Archive for March 2012

Three Answers to Stress by Barbara Bruce

Will the only person on this planet who lives without stress, please raise your hand.

Stress: some is good, too much is dangerous to your brain.

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You have just entered the stress zone!

Because of, or in spite of, our present time and place, we are all subject to stress of one kind or another. Some stress is good. It prepares your brain and/or body to be on high alert and ready for what may be coming next. When a stressful situation occurs, your brain and body react by producing hormones – adrenaline, norepinephrine, and cortisol. These hormones increase heart rate and respiration, send more blood to skeletal muscles, dull pain, and stimulate the immune system. You become mentally alert and all systems are “go”.

However, if stress levels remain high for a sustained amount of time or if they occur too frequently, your brain and body suffer. Many psychological/medical studies suggest a large percentage of visits to the doctor’s office are due to psychological problems, often the direct result of stress. The way your brain perceives stress determines whether stress is experienced as a panic or a challenge. While normal stress protects the body in times of threat, prolonged stress may potentially damage both your brain and your body.

“All well and good”, you say, “Stress happens. What can I do about it?”

“There are several right answers”, she said confidently. First, in my classes I have people learn to breathe. (Did you know most of us don’t know how to breathe efficiently?) Right now, put your hand on your belly and breathe in expanding your belly like a balloon. Hold your breath for a count of 5 and slowly breathe out. This form of deep breathing is known to slow heart rate and reduce blood pressure (108/65 after a yoga/breathing class for me)

Running a close second is exercise (there is that word again). Exercise can reduce the experience of stress, depression, and anxiety. Dozens of scientific studies have demonstrated the relationship between exercise and the reduction of stress.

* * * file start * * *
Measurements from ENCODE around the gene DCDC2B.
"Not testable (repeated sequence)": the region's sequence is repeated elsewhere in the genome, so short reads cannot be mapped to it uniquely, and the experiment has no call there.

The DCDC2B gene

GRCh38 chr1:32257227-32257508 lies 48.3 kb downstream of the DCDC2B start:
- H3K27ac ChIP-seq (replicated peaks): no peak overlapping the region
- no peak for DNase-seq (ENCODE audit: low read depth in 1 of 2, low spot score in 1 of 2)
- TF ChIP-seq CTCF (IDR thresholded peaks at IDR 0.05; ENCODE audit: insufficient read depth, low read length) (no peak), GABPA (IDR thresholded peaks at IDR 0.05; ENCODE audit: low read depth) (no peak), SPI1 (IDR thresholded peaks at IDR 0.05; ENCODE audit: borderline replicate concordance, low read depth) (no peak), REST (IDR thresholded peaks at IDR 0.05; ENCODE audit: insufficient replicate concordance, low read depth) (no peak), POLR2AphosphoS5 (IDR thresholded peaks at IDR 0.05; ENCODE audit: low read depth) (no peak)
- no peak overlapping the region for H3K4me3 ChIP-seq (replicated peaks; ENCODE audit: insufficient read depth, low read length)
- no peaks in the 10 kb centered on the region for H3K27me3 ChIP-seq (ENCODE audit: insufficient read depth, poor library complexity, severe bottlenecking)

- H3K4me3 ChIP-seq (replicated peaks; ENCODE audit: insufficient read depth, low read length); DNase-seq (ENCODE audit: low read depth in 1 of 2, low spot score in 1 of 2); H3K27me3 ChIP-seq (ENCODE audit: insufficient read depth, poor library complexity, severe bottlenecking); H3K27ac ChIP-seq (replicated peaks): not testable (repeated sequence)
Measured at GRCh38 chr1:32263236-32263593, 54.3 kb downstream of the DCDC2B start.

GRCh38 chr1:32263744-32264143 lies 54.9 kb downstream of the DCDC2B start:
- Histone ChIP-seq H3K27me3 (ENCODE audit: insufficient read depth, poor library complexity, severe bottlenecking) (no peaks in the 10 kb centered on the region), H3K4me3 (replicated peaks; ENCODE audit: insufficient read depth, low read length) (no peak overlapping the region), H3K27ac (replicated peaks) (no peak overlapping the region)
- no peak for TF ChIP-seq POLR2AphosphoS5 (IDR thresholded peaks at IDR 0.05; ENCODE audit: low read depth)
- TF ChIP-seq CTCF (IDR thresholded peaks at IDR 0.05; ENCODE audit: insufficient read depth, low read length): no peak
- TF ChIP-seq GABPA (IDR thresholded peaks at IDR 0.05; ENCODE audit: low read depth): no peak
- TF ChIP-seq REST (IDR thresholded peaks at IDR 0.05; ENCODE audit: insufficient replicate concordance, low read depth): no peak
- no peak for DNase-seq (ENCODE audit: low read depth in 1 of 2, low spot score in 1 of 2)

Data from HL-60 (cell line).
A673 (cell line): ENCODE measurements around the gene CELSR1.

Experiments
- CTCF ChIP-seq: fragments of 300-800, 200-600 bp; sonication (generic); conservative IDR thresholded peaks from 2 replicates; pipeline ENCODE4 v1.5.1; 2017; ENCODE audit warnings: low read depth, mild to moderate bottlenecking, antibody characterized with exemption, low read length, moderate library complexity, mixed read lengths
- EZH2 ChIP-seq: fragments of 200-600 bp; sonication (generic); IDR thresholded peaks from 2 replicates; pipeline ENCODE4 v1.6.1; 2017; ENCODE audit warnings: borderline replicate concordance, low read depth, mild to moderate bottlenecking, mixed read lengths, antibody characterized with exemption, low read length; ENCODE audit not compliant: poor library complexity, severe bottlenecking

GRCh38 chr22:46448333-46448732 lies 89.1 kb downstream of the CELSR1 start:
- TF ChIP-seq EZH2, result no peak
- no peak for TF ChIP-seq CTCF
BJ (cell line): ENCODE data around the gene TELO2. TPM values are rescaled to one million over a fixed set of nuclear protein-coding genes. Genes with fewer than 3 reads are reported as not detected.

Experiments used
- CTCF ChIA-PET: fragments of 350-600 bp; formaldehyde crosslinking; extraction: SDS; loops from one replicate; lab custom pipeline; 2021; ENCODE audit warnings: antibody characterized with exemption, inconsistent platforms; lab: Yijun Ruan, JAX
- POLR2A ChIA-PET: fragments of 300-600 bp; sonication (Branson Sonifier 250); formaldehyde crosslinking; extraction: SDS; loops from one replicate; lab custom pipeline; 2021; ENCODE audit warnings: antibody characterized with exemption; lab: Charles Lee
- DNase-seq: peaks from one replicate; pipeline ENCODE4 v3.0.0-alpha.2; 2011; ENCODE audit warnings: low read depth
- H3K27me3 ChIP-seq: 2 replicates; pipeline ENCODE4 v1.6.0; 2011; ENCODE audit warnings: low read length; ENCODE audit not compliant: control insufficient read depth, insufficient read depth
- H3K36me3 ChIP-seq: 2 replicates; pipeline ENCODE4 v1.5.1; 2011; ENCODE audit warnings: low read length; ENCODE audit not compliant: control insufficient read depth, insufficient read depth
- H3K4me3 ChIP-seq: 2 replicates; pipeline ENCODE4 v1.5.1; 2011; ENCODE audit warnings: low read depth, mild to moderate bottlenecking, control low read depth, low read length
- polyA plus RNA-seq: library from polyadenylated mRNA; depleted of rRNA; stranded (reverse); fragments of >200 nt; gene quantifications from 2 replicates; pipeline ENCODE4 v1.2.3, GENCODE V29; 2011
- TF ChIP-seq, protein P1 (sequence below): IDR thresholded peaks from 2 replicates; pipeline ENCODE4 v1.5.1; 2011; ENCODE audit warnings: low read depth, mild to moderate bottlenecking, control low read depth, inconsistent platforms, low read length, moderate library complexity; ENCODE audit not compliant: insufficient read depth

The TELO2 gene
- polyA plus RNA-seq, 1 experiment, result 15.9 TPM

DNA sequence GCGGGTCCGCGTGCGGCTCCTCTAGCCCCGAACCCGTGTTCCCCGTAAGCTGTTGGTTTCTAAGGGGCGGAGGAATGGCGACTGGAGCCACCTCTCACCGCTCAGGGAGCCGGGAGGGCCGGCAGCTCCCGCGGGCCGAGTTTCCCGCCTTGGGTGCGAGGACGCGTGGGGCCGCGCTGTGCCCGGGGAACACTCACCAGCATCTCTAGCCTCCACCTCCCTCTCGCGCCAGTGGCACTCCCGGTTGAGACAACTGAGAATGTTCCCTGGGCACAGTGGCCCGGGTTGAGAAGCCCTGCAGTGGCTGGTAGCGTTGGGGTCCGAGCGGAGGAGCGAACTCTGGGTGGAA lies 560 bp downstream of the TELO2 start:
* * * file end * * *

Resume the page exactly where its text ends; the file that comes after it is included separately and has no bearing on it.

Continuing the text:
Three is meditation which promotes lower blood pressure and slows the heart rate. Four is caring relationships which help in creating emotional trust, support, and relaxation.   And five is caring for a pet which may provide significant emotional comfort that helps reduce stress (think purring cat).

Barbara Bruce is an educator with a passion for teaching/learning about both  the learning brain and a holistic approach to successful aging.   To learn more about Barbara, including her books and upcoming workshops, please visit:

Learn to Coach Others

Coaching, or helping friends and family to make good decisions about wellness, doesn’t mean that you give them medical advice or a “professional” opinion.

Instead, it means that you encourage them to:

  • create an Action Plan to prioritize goals, measure progress and work closely with their doctor and other professionals
  • use the Satisfaction Skills to improve communication, reduce stress and find greater peace
  • find the help they need

Coaching steps

The best coaches motivate by setting an example.

Use the Being Your Best  booklet as your Coaching Kit.  Encourage them to follow the Four Steps.  Use the stories as discussion starters.  Set a good example by telling how these steps have helped you.  Ask questions to help them to be their best.